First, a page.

Stephen Walters, Caitriona Balfe, Duncan Lacroix, and Grant O’Rourke in “Outlander” on Starz
Once again, Outlander gives us the most engrossing hour of television … that we never plan to watch again. That’s not exactly surprising, since the last episode (which we are just as likely to never watch again) let us know that the horror we’d just witnessed was only a prelude for what was to come. We give this show all the credit in the world for not shying away not only from the subject matter, but from the way it truly needed to be depicted in order to give it the emotional weight it needed.
We admit it. Early in the episode, when it looked like the night of horrors in Wentworth was behind us, with Jack seemingly (but obviously not) trampled by a bunch of pissed-off Scottish cows (not wearing pearls, unfortunately) and Jamie safely whisked away, we breathed a sigh of confused relief. “Oh good. They’re not showing the whole thing.”
O we of little faith.
We should have known that this show, which at times seems to exist solely to upend gender portrayals and tropes, was not going to let us off that easily. And even though it was all awful to watch, we couldn’t tear our eyes away; first because the scenes of horror were so well-directed and acted (we honestly don’t know how Tobias Menzies and Sam Heughan managed it), but more importantly, because the show made us realize how important it was to depict these things. Too often – as in, almost always – the horror of rape is poorly depicted in our films and TV shows; either because it’s foolishly done in a titillating manner, or more frequently, the repercussions of the act are either glossed over or ignored completely. And by that we don’t mean necessarily the physical horror of watching someone exert their will over someone else’s body and the physical aftermath. It’s what rape does to its survivors after the act is over that’s the most important part. And in most fiction, that never really matters because when a female character gets raped, it’s almost always used as a tool to spur a male protagonist into action. In fiction, women get raped so that men can get angry and avenge them, thereby shifting all the focus off the survivor. Very rarely do we see rape depicted in such a way as to make the point that was made here: that rape is as much or more an act of psychological violence as it is an act of physical violence. Rape is a method of breaking another person’s will and self image – and we’ve never seen that idea depicted so thoroughly as it was in this hour.
Jamie was violated physically, but it wasn’t his wounds that had him suicidal and near-catatonic for days after his rescue. It was the way Jack sadistically and methodically broke him down so that he wound up confusing his wife with his tormentor (thereby poisoning his relationship with her) and asking for relief from all the brutality by submitting to him. To Claire – and the audience – this would be considered understandable, but to Jamie (like so many rape survivors), that moment of submission is almost impossible to forgive or get over. And without making too much light of the situation, we had to smile at the idea that Claire, having had enough of Jamie’s moping, rubs him down with lavender oil in order to trigger his memories of the rape and literally starts smacking the depression out of him. We certainly wouldn’t recommend this as a method of treatment for most psychological breaks, but it seemed somehow incredibly appropriate, given the characters and the setting.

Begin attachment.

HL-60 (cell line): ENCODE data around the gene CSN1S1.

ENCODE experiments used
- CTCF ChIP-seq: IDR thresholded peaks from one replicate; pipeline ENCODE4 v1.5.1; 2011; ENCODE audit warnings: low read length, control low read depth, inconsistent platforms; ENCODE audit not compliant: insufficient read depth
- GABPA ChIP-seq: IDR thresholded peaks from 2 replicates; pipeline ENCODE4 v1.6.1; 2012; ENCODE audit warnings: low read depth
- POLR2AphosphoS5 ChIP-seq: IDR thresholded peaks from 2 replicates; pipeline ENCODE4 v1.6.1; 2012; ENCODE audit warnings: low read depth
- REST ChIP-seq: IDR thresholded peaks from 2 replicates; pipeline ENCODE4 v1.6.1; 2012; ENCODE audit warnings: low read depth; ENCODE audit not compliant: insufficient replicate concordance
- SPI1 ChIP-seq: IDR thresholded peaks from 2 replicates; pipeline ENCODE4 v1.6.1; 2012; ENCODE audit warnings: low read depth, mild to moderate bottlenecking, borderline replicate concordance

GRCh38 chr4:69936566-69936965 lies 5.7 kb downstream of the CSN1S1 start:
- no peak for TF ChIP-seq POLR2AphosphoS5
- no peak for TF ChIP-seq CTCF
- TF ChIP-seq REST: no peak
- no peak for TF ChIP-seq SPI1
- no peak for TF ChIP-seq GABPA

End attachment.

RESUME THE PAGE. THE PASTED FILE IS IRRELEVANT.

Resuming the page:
There was some discussion and debate after our last review, when we wrote:
“Does it bother us as gay men that Jack is, at the very least, same-sex-inclined in his orientation? A little, we’ll be honest. Not that we can’t believe in a queer character who’s a psychopath and a villain, but in the context of this kind of story – which is a historical/fantasy romance-based story written for a straight woman audience – it’s vaguely problematic. Not enough to offend us, but enough for us to make note of it.”
Many fans of the books corrected us that Jack was not to be seen that way based on things the author has said, but we are as firmly committed to our interpretation as we ever were. Regardless of what the books say (and we’re not interested particularly), this is a review of a television show that makes it very clear just how attracted Jack is to Jamie. Yes, that attraction takes the form of sadism, but it’s an attraction nonetheless. If Jack had spent an entire episode doing to Claire what he’d done to Jamie, no one would even think to ask a question regarding which way his desires were oriented. We say this not to condemn the show or to put labels on the characters, but to note a mild discomfort (as gay men) watching the only non-heterosexual in this lusty little tale turn out to be a twisted horror of a human being whose attractions wind up practically destroying a character. We’re not offended or accusing anyone of homophobia, but we would be dishonest if we didn’t share this point of view with the show’s largely heterosexual audience.
In the end, Jamie leaves Scotland broken, but unbowed, with a child on the way and a loving wife by his side as he seeks exile in France. This might have been seen as a defeat (and to be fair, it is, in a lot of ways, especially since Randall is almost certainly still alive), but his getting past his rape and allowing himself to think of the future is, in its own way, the biggest, most important triumph of all. Hope trumps despair every time.
For more discussion on your favorite shows, check out our TV & Film forum.
If you’d like to discuss the “Outlander” series of books (which we ask you not to do here – AT ALL, NOT EVEN A LITTLE BIT, PLEASE) check out the “Outlander” thread on our Books forum.
[Photo Credit: 2014 Sony Pictures Television Inc.]
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